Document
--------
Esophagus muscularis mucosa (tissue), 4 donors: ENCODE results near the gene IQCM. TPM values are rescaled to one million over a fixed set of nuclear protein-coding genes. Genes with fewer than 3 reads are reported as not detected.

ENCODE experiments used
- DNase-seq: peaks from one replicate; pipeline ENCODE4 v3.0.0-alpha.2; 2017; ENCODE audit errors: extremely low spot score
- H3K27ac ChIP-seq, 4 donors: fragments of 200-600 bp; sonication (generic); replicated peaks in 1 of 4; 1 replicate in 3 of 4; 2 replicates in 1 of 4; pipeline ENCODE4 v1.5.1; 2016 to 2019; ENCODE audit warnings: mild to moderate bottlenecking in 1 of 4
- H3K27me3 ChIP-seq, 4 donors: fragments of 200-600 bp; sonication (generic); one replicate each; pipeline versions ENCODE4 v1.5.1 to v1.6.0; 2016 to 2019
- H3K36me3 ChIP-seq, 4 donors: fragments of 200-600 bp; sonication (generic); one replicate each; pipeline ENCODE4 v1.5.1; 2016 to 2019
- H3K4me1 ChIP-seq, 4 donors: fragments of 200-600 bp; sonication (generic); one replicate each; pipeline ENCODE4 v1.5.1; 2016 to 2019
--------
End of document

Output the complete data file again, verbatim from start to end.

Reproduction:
Esophagus muscularis mucosa (tissue), 4 donors: ENCODE results near the gene IQCM. TPM values are rescaled to one million over a fixed set of nuclear protein-coding genes. Genes with fewer than 3 reads are reported as not detected.

ENCODE experiments used
- DNase-seq: peaks from one replicate; pipeline ENCODE4 v3.0.0-alpha.2; 2017; ENCODE audit errors: extremely low spot score
- H3K27ac ChIP-seq, 4 donors: fragments of 200-600 bp; sonication (generic); replicated peaks in 1 of 4; 1 replicate in 3 of 4; 2 replicates in 1 of 4; pipeline ENCODE4 v1.5.1; 2016 to 2019; ENCODE audit warnings: mild to moderate bottlenecking in 1 of 4
- H3K27me3 ChIP-seq, 4 donors: fragments of 200-600 bp; sonication (generic); one replicate each; pipeline versions ENCODE4 v1.5.1 to v1.6.0; 2016 to 2019
- H3K36me3 ChIP-seq, 4 donors: fragments of 200-600 bp; sonication (generic); one replicate each; pipeline ENCODE4 v1.5.1; 2016 to 2019
- H3K4me1 ChIP-seq, 4 donors: fragments of 200-600 bp; sonication (generic); one replicate each; pipeline ENCODE4 v1.5.1; 2016 to 2019